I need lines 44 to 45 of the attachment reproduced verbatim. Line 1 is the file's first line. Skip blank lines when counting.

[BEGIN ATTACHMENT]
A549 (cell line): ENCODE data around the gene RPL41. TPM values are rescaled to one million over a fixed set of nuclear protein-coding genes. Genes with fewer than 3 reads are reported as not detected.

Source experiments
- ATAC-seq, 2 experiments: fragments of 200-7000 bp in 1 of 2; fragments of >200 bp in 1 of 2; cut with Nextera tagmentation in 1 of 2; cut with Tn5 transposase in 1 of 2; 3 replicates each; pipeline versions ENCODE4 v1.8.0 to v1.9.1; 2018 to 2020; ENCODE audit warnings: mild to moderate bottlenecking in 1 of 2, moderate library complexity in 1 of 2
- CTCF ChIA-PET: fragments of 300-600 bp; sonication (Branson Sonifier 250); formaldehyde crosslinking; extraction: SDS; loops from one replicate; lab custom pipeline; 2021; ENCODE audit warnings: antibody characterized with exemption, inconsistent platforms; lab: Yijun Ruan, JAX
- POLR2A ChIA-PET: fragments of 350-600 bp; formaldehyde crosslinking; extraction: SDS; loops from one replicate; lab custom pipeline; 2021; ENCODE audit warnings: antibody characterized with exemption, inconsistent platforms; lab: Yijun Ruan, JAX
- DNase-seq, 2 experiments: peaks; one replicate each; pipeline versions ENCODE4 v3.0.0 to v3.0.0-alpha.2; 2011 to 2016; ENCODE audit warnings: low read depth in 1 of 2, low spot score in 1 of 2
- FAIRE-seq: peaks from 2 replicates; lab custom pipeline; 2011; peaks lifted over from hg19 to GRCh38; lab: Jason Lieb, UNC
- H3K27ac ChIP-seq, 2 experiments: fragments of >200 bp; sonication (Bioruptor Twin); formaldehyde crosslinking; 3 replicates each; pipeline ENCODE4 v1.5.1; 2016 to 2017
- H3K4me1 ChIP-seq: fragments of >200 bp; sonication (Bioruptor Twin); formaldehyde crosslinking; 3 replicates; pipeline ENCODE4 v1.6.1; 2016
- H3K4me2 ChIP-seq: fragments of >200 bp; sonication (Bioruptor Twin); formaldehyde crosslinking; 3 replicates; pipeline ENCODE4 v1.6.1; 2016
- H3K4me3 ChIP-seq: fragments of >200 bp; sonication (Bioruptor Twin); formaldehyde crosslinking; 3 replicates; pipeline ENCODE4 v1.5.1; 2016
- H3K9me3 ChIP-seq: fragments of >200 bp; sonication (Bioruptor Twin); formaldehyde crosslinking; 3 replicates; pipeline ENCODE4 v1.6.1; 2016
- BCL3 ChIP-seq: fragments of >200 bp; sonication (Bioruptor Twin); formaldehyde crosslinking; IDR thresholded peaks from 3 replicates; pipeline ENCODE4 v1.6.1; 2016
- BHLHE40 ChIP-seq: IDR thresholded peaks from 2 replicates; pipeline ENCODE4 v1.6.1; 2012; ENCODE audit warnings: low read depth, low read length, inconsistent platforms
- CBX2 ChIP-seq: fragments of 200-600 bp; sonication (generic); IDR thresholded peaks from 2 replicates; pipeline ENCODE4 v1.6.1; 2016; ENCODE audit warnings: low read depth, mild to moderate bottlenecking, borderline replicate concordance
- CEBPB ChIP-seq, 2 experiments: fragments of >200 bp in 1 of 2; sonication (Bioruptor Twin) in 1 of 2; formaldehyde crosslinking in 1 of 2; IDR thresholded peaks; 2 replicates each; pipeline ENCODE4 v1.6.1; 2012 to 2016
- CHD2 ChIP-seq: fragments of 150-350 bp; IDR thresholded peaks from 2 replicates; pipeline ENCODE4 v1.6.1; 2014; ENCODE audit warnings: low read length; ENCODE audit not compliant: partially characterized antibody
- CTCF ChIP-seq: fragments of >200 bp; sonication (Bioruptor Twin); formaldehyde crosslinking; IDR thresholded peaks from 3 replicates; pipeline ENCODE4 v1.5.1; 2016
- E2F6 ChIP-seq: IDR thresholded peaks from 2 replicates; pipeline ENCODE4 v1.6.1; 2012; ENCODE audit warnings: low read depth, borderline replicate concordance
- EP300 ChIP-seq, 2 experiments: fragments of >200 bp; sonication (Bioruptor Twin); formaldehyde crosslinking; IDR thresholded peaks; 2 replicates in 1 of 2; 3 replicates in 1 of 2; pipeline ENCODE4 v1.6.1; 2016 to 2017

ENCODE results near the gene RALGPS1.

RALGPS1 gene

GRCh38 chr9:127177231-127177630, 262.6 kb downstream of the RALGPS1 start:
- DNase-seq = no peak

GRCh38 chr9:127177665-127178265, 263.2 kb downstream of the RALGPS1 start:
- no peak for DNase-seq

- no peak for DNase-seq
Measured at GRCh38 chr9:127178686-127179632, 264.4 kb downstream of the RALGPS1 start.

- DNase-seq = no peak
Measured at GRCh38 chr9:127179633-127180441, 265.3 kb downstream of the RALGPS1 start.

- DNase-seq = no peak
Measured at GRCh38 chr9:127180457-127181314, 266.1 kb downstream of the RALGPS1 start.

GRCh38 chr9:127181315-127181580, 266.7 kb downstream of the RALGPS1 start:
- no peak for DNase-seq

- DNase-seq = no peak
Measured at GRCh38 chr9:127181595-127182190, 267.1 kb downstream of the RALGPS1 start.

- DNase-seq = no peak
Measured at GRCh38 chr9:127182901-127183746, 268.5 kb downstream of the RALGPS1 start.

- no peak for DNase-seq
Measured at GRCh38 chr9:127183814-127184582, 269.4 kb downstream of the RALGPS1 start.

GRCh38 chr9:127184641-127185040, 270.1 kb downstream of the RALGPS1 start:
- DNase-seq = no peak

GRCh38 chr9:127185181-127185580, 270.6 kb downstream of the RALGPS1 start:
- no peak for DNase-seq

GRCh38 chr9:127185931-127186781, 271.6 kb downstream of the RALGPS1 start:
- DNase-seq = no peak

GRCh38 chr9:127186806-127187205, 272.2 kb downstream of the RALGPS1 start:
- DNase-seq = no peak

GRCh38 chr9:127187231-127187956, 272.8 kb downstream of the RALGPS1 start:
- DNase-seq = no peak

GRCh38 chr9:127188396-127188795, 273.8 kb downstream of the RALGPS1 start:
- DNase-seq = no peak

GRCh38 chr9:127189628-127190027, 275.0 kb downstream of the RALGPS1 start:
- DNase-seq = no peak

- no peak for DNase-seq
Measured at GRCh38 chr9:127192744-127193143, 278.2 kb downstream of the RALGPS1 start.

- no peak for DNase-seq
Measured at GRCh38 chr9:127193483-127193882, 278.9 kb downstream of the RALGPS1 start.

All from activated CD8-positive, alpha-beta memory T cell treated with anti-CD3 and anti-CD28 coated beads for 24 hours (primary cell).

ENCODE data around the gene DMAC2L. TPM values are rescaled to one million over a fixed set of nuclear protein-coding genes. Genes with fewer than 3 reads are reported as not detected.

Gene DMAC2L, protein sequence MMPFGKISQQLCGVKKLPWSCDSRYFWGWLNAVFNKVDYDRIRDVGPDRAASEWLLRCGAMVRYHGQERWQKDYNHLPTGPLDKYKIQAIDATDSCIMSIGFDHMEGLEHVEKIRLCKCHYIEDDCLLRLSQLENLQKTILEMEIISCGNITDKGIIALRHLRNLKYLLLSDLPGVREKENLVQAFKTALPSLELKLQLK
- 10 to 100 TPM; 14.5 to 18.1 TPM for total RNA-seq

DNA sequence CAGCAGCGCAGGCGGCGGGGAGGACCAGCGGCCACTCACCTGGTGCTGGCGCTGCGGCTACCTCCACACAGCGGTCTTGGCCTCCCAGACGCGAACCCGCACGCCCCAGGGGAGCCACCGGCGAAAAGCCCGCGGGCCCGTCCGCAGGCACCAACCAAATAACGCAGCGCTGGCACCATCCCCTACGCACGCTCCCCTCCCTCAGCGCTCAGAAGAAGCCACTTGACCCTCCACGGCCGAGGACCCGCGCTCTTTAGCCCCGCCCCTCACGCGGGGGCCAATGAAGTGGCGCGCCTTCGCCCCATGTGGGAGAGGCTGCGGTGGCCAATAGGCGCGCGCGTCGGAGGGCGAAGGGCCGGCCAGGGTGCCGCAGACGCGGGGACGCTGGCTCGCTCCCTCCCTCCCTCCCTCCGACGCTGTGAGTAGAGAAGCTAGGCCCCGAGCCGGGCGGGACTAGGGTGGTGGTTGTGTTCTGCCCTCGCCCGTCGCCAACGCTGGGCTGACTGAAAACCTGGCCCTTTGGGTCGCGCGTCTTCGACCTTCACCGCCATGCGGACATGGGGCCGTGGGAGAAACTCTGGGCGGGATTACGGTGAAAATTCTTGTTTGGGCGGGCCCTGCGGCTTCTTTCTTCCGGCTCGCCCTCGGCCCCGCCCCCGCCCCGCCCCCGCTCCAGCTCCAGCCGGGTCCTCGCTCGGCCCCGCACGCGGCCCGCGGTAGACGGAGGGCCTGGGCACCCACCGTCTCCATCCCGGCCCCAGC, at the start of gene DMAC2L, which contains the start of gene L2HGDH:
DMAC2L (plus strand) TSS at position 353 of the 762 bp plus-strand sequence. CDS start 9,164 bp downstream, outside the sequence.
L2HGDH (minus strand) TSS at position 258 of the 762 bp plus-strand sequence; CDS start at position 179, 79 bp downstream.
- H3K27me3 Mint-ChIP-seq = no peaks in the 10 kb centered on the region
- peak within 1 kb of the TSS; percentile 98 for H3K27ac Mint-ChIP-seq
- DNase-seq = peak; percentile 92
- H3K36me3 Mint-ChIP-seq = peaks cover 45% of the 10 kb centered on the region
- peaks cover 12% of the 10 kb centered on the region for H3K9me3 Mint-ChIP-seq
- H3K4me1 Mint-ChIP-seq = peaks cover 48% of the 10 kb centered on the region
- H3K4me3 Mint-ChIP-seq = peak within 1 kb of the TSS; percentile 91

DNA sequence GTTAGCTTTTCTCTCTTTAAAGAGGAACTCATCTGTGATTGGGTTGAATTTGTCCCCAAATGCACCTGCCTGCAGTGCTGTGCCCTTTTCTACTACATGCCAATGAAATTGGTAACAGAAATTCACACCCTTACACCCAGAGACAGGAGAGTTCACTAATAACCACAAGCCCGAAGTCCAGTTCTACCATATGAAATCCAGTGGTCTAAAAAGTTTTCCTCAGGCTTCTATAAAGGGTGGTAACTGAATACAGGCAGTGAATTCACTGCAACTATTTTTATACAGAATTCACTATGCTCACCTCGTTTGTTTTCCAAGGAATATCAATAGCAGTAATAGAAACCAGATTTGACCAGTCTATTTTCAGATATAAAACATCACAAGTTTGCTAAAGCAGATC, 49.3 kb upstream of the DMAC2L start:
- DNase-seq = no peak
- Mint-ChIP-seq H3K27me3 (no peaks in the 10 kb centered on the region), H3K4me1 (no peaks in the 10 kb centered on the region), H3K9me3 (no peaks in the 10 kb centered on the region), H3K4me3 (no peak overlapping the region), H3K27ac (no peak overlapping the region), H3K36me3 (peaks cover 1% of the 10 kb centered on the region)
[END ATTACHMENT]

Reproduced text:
- no peak for DNase-seq

GRCh38 chr9:127185931-127186781, 271.6 kb downstream of the RALGPS1 start: